I am more and more convinced that many of us simply don’t know what we don’t know.   By that I mean, we can’t imagine how stable the pros (most of whom have grown up in K1s)  are in their boats when paddling downwind and what this allows them to do.    If you paddle an intermediate or advanced boat, imagine yourself in a V5 and this will give you a sense for how a pro feels in the V14, Nelo 560, Uno Max, Fenn Elite, etc..  Imagine that on a 10 mile downwind in runs in 4-5 foot waves,  a pro will take several thousand strokes and not miss or apply limited power in  a single one.   No matter the position or angle of the boat in the waves, they can always take exactly the stroke they want to take.    If you can’t do this, you are limiting your downwind paddling.


Understanding when the Tactics Have to Change


As I gain more experience in downwind paddling, I’m starting to see there is a threshold where the tactics needed to surf successfully change.   I haven’t done enough paddling in different locations to know if the change is universal, but at my local paddle spot on Lake Michigan,  there is a discnernable difference as the waves start to exceed around 3 1/2 feet in size.


3 foot and under – primarily just one rideable wave as opposed to having smaller slower waves mixed in with bigger and faster waves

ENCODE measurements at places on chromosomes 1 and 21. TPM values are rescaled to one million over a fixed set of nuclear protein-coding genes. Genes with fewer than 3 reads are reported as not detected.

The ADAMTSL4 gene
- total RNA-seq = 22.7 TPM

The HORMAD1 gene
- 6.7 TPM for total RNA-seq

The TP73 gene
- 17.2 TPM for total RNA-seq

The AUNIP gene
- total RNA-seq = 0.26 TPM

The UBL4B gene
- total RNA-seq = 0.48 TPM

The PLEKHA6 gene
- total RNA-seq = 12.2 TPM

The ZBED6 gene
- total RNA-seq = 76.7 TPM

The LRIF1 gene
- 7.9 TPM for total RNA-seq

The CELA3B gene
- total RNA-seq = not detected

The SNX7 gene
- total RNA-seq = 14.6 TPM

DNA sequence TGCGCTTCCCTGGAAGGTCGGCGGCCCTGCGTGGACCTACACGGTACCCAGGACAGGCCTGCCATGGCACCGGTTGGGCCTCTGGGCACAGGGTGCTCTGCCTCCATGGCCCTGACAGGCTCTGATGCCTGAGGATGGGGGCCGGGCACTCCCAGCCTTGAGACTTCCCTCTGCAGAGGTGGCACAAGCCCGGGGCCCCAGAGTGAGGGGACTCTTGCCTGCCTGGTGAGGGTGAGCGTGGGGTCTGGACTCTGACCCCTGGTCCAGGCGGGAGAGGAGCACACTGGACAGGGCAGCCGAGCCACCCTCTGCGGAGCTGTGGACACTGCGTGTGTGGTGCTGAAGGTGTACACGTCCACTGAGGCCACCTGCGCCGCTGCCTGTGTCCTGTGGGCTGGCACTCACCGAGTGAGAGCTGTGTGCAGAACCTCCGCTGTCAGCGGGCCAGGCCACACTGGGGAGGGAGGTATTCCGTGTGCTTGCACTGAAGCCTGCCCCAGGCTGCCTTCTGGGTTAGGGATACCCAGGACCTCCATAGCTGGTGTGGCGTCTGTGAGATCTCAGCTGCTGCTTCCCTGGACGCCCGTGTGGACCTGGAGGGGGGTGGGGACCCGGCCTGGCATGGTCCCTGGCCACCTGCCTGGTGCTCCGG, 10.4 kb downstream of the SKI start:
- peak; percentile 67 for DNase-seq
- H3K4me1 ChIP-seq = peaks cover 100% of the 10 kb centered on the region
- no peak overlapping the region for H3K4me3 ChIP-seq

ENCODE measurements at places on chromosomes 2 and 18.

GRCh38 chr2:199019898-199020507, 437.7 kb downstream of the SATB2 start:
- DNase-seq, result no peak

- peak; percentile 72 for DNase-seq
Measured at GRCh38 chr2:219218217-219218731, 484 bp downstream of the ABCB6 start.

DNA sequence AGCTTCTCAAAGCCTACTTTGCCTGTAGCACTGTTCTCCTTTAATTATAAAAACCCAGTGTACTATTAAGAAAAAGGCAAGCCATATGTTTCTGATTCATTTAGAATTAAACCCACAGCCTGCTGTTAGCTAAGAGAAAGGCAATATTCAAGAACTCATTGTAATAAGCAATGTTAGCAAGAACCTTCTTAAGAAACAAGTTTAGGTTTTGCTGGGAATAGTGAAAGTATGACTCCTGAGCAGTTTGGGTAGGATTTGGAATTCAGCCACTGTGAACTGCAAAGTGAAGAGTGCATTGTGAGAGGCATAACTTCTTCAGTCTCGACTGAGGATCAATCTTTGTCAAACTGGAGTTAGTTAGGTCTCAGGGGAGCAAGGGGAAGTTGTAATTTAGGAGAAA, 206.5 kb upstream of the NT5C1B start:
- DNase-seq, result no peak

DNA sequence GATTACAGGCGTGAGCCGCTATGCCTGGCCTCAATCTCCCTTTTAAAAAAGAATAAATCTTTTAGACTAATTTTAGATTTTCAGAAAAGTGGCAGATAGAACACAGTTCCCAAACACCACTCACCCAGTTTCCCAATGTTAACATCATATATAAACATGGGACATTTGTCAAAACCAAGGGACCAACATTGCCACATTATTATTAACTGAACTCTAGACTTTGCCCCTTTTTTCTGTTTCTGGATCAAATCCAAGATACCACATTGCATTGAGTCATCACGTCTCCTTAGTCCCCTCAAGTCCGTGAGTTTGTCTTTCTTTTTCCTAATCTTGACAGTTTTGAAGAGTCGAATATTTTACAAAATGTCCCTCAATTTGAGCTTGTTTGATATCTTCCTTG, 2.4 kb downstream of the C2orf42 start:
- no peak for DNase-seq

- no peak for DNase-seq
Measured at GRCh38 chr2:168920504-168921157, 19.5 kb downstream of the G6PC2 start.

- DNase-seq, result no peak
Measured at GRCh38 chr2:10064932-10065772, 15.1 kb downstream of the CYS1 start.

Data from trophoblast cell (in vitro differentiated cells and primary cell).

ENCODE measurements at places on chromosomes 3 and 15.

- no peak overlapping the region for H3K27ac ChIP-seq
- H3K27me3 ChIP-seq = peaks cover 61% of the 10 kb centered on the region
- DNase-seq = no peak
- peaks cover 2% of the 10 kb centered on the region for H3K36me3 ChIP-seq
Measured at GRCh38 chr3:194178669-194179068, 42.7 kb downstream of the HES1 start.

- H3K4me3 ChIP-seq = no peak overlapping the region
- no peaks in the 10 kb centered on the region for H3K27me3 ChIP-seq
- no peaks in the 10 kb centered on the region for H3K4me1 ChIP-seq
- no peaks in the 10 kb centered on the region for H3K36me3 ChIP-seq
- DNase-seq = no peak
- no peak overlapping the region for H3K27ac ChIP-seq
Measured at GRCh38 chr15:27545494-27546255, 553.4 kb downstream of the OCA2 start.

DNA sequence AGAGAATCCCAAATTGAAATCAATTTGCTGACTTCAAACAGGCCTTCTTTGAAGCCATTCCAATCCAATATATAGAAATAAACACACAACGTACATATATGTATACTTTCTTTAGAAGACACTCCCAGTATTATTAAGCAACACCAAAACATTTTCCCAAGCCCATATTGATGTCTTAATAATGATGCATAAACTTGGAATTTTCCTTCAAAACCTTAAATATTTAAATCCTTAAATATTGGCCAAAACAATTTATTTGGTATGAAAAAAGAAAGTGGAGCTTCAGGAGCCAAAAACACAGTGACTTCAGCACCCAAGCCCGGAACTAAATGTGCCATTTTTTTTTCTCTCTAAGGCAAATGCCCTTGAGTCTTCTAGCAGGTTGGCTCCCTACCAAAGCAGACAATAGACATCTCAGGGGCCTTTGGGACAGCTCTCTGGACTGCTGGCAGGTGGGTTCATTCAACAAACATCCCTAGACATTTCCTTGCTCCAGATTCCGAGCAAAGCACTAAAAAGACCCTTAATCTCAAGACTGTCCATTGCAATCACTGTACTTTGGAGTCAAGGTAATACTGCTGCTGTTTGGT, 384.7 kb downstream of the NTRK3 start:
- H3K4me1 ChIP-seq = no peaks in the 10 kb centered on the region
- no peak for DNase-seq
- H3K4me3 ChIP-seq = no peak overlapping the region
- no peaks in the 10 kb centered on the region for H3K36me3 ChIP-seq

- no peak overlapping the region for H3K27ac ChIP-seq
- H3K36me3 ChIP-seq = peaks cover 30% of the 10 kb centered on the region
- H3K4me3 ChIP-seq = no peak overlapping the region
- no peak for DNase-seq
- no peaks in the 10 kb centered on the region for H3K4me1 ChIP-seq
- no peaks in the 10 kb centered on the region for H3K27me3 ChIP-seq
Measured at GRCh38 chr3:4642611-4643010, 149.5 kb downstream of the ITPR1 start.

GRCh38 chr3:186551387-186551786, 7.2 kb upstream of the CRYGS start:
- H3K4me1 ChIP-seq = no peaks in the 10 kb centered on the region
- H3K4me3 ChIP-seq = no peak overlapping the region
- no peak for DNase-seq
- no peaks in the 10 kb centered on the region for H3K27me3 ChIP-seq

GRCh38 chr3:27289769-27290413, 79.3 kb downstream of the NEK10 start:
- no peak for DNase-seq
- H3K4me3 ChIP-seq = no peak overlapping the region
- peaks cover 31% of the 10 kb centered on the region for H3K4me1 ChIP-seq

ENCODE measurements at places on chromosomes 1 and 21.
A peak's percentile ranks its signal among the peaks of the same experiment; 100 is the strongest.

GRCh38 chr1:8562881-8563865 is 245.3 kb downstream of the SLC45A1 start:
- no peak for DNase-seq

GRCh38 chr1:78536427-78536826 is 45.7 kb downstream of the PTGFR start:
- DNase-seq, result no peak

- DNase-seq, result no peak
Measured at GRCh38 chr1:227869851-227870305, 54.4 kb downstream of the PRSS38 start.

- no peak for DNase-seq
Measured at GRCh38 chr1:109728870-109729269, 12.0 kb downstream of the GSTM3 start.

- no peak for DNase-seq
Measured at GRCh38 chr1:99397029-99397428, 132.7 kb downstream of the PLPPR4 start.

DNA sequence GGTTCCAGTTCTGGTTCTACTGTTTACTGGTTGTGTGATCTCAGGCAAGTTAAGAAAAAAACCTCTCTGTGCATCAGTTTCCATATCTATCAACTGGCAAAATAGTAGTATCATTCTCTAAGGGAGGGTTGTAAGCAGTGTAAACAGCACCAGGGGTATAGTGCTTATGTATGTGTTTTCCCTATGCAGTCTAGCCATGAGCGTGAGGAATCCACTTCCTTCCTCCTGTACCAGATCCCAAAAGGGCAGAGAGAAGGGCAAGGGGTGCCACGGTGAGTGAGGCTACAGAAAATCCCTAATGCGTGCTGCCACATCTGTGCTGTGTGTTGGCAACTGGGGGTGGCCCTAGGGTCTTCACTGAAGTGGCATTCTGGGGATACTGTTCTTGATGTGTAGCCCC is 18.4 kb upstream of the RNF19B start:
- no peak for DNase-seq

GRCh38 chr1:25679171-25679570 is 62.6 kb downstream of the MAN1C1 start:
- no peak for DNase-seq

• A strong paddler can usually paddle their way onto these waves with a solid effort so it is easy to get caught up in powering through the runs.   But rather than doing this, take this opportunity to maximize the ride on each and every wave.  Do this by experimenting with stopping your paddling earlier.  You may miss a couple runs, but you are also sure to get some longer rides and most importantly you’ll develop more feel for when you are on the run.    You should also hold back from starting to paddle as long as possible.  Play with a change in angle or forward lean to keep the ride going longer.  Notice in Boyan’s videos when he extends his paddle forward.   This is allowing him to shift his weight ever so slightly to get just a little more time on the wave.     A drill that Oscar advocates is to pair up with a buddy and count  50 strokes and see who gets the furthest.   I typically paddle alone and am not a good multi-tasker so struggle to count strokes,  but with a Vaaka cadence sensor I can easily analyze my distance per stroke afterwards to see if I’m making progress.   Additionally you can target the ratio of speed versus HR to track your improvements over time.
  • It is important to work the angles to avoid burying the nose whenever possible.   Once on a run, it is a good practice to simply try and steer the bow wherever you can to avoid burying it.   When it does look like you are going to bury the bow, push yourself back out of the bucket and lay on the back deck to shift more weight toward the back of the boat.  This will substantially reduce the amount of pearling.   Of course there are times when you just want to shoot straight ahead and that requires that you bury the bow, but keep the power on and push through it quickly.